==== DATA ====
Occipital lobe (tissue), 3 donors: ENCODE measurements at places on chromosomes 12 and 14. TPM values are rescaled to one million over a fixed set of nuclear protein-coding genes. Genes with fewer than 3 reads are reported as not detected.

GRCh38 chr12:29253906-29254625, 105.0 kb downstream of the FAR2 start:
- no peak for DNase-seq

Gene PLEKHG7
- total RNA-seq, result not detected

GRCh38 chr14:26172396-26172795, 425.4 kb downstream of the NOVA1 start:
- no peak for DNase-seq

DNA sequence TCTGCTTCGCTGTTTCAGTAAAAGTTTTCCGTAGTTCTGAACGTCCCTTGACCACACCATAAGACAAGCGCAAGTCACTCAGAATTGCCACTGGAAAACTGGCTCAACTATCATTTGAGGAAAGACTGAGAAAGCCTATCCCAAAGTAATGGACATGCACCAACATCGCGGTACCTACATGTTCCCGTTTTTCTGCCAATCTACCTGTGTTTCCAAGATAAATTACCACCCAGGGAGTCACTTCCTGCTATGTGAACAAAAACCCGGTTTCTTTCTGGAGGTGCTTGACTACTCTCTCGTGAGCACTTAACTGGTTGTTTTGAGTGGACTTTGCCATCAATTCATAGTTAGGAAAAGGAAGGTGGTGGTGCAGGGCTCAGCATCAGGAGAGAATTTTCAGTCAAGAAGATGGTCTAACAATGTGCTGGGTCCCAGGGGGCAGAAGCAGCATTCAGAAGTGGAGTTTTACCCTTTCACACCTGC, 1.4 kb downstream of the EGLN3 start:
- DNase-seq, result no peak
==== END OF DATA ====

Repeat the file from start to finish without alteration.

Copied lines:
Occipital lobe (tissue), 3 donors: ENCODE measurements at places on chromosomes 12 and 14. TPM values are rescaled to one million over a fixed set of nuclear protein-coding genes. Genes with fewer than 3 reads are reported as not detected.

GRCh38 chr12:29253906-29254625, 105.0 kb downstream of the FAR2 start:
- no peak for DNase-seq

Gene PLEKHG7
- total RNA-seq, result not detected

GRCh38 chr14:26172396-26172795, 425.4 kb downstream of the NOVA1 start:
- no peak for DNase-seq

DNA sequence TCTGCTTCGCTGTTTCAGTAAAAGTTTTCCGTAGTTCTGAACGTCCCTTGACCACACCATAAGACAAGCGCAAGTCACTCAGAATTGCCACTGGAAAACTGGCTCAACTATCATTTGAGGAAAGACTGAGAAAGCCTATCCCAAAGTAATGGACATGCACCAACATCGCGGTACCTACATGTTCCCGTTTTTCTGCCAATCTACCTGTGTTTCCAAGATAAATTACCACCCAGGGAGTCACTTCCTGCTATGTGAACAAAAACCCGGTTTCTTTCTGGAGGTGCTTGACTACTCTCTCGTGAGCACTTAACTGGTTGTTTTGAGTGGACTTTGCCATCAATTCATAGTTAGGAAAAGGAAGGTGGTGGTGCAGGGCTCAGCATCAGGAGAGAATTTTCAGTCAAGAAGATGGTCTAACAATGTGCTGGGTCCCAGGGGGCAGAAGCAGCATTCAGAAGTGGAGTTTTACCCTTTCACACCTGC, 1.4 kb downstream of the EGLN3 start:
- DNase-seq, result no peak